What One Man & His Quest to Find the Perfect Chocolate Chip Cookie Can Teach You About Personal Branding
Regardless of whether you’re an entrepreneur or not, your personal brand is the key to building fruitful relationships.
PHOTO CREDIT: Getty Images
Building a personal brand isn't easy. There's a reason why many entrepreneurs don't have one... It can't be outsourced.
However, having a personal brand gives you an incredible connection with your audience. Why? Because it's authentic. You didn't buy their attention with advertisements, you earned it.
For that reason, I'm always on the lookout for entrepreneurs who have great personal brands. I like to study how they work, their business, and how they go about crafting their brand.
That leads me to Sol Orwell.
I was first introduced to Sol by friend, and fellow Inc. columnist, Sujan Patel. We bonded over our shared love of marketing and entrepreneurship. I hit the "follow" button on his social media profiles and thought nothing more of it. That was until I started seeing "#cookielife" show up on my newsfeed...
Today social media allows us to "connect" without really "connecting". Follow, like, snap, endorse. Clicking isn't the same as connecting. A lot of our newsfeeds are filled with clutter. So when I started to see "#cookielife" show up on my newsfeed, I was intrigued.
What is the "#cookielife"? Well, let me back up for a moment and give you an idea of who Sol Orwell is. As an old school Internet entrepreneur, Sol cut his teeth building content sites and SEO in the late 90s. He dabbled in various things--from virtual currency in MMOs to domain names such as beat.com and webmaster.org to local search before Google Maps even existed. However, you might know him best for founding Examine.com, a site that provides clear, unbiased nutrition and supplement information.
Sol is the type of entrepreneur that doubles down on whatever it is that he's doing. So it's not surprising that when he and a friend were talking about what the best chocolate chip cookies in town were, it snowballed into an intense bake-off. Once Sol's cookie competition made its way to social media, his audience started sending him their favorite chocolate chip cookies to try out. And not just a few cookies came in the mail. Since 2016, Sol has received more than 100 cookies from people all over the world.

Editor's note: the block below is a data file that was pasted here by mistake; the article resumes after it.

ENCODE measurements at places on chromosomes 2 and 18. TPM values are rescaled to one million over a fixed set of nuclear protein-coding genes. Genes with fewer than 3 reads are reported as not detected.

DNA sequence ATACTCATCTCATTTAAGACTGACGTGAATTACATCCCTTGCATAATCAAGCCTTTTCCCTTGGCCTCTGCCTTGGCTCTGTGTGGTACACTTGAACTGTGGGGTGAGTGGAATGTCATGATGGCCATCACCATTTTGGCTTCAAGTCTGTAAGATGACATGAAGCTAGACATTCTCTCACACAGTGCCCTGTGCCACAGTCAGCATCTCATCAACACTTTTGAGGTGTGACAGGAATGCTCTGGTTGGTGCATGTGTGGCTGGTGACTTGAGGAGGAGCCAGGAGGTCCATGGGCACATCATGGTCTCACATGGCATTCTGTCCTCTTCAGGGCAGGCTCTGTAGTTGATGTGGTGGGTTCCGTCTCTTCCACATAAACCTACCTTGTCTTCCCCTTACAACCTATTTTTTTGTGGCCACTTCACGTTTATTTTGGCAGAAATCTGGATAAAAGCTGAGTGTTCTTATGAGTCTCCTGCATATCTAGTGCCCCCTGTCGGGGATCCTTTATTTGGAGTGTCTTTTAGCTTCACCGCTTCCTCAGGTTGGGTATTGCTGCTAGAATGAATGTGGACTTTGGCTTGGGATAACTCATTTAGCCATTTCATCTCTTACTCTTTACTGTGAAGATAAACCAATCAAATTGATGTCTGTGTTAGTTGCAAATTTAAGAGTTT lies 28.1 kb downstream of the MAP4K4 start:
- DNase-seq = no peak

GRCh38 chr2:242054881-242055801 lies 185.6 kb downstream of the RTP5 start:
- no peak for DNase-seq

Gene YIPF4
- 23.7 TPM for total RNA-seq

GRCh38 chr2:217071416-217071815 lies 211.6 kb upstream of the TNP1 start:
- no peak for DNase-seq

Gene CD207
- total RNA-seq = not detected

How does a simple argument over the best cookies in town lead to a mailbox full of cookies? A great personal brand.
Sol has achieved a level of connection with his followers that makes them less of an audience and more like close friends. In this case, that connection led to cookies but you can use the same strategies to help you yield stronger relationships with your clients, customers, and friends. Here's how...
1. Let it grow organically
When the "#cookielife" phenomena started to take off, Sol could have started a website (or even an Instagram account), ran Facebook ads, and turned it into a brand. He didn't and there was a really good reason behind it. Once you start treating a personal brand like a business brand and trying to sell someone on why they should do something, watch something, or go somewhere, you immediately build a barrier between you and them. You're not talking to them, you're talking at them. They now see you as a salesman rather than a friend. A salesman makes a quick commission but a friend can change your life.
2. 10x everything you do
The most successful entrepreneurs in the world all have one thing in common--they take a small idea and build it into a mountain. Sometimes these small ideas start out as smartphone apps that turn into billion-dollar empires, other times these small ideas turn into bake-offs. Sol could have easily let his friend win the argument about the best chocolate chip cookies in town and that would have been it. But instead he was proactive about the opportunity instead of being passive or reactive. In fact, he just recently finished up his second annual "Chocolate Chip Cookie Off" where 27 professional chefs and bakers made cookies (excess cookies were donated to a local women's shelter) and $2,500 was raised for Community Food Centres Canada.
3. Have fun
When it comes down to it, the main reason "#cookielife" took off was because it was fun for everyone. There was no sales pitch, no financial negotiations, it just made people happy for the sheer fact that it was entertaining and wholesome. When you put on something that is fun and brings people together (online or offline) you build a community and you build loyalty.
4. Be yourself
Too many people take to social media to preach or be inspirational. Sol instead chose to be his opinionated self. This can push some people away but it builds a stronger connection to others. Be it talking about his love of cookies or his hatred for raisins or pontificating on entrepreneurship and networking, Sol isn't afraid of having an opinion.
A lot of people might say, "what's the ROI of having a chocolate chip cookie off?" The answer is--there isn't any. Business and branding aren't always "B2B" or B2C", they're "P2P"--person to person. Once you realize that success in all types of relationships (business and personal) comes from real connections with people you'll understand the importance of building an authentic personal brand like Sol's.